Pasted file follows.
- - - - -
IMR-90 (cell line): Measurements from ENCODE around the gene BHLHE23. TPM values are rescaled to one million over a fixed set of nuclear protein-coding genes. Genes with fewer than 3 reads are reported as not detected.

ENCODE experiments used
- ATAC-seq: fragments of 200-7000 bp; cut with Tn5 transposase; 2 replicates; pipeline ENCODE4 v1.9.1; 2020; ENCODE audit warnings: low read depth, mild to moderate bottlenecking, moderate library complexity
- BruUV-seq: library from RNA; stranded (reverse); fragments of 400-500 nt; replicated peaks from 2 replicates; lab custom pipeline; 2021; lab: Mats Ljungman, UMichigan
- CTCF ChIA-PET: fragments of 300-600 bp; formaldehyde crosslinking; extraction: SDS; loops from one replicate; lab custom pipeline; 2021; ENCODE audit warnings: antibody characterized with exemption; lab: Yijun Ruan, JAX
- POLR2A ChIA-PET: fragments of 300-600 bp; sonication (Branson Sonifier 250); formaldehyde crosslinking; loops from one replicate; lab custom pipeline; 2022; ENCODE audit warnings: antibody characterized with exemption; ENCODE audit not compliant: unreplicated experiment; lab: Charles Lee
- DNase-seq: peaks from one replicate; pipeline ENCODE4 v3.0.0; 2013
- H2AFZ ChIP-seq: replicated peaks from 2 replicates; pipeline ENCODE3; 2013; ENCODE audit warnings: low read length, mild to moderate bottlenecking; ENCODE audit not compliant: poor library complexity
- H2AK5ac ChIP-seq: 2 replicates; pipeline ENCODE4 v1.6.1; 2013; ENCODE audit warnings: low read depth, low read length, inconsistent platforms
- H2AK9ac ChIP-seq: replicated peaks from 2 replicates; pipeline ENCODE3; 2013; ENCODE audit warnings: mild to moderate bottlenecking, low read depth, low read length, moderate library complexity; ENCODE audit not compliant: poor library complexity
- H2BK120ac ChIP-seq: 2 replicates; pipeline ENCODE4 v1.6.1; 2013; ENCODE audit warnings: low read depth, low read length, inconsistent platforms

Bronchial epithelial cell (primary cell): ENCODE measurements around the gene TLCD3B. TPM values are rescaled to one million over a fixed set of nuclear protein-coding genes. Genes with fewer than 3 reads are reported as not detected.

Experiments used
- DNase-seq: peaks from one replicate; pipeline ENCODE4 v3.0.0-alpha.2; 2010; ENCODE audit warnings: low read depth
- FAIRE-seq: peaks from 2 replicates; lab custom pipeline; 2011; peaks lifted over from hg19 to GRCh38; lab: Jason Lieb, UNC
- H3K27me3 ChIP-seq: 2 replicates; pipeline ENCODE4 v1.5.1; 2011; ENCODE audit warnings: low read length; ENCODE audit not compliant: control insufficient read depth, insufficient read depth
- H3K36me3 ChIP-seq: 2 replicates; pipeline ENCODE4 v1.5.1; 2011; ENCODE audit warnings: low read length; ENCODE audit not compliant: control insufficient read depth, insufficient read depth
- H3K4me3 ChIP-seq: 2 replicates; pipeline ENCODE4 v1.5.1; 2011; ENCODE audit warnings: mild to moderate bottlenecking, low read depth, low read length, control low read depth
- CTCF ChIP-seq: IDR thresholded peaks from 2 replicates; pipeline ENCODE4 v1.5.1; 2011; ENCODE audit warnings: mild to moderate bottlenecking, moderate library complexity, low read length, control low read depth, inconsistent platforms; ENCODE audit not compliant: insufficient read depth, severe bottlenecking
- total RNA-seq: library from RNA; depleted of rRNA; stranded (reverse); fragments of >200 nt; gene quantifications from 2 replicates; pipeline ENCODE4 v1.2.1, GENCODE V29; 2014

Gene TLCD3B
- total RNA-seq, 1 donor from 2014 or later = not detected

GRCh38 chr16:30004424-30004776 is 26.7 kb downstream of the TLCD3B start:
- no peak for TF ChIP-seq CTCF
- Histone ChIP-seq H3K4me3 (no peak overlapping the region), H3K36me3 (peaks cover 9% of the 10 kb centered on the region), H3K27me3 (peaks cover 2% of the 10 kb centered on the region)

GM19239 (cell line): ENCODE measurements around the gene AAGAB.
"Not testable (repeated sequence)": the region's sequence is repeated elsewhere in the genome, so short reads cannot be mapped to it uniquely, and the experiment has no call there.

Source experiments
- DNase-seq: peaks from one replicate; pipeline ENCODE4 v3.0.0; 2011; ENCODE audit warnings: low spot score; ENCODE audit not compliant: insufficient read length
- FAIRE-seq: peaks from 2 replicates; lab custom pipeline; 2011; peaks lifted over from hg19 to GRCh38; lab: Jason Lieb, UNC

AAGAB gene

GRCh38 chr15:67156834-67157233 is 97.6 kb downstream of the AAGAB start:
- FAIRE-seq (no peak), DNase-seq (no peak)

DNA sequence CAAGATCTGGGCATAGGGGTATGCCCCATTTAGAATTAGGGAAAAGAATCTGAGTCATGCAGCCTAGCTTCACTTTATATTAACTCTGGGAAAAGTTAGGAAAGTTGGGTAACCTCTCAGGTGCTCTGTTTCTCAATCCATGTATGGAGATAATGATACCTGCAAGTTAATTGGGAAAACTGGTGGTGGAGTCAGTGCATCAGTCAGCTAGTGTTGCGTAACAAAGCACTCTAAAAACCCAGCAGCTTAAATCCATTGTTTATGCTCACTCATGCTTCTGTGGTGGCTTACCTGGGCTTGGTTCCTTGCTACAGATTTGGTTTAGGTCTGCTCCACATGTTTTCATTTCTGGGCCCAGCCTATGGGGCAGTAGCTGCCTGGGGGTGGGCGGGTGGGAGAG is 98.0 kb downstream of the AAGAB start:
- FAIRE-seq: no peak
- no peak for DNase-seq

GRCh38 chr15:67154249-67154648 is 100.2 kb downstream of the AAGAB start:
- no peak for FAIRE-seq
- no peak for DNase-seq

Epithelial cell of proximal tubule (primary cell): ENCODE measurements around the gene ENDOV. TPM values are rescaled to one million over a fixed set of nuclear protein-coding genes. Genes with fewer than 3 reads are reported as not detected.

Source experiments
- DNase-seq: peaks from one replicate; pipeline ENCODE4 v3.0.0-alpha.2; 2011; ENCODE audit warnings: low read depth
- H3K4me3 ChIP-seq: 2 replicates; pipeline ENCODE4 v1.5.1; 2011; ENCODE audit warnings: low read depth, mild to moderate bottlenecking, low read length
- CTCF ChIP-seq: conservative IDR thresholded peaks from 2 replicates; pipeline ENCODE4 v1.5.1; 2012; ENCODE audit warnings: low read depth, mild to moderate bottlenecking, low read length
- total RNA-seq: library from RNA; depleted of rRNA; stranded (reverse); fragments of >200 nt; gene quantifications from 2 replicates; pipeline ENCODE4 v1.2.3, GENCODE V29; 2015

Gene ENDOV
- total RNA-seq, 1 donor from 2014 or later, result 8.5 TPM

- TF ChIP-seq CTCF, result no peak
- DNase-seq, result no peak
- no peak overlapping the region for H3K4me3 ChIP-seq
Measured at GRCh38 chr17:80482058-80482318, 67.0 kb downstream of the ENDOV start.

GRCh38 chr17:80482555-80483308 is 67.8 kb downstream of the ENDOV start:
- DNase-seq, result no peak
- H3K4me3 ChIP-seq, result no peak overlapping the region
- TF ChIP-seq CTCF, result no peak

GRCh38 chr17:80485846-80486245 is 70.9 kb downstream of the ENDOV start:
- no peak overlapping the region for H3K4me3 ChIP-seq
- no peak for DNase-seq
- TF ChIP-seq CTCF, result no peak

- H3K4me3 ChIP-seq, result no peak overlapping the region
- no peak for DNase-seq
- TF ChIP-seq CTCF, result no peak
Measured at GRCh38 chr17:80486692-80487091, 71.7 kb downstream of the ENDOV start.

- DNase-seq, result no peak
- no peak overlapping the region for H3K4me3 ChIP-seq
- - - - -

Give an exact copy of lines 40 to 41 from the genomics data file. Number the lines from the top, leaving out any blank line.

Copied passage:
Epithelial cell of proximal tubule (primary cell): ENCODE measurements around the gene ENDOV. TPM values are rescaled to one million over a fixed set of nuclear protein-coding genes. Genes with fewer than 3 reads are reported as not detected.

Source experiments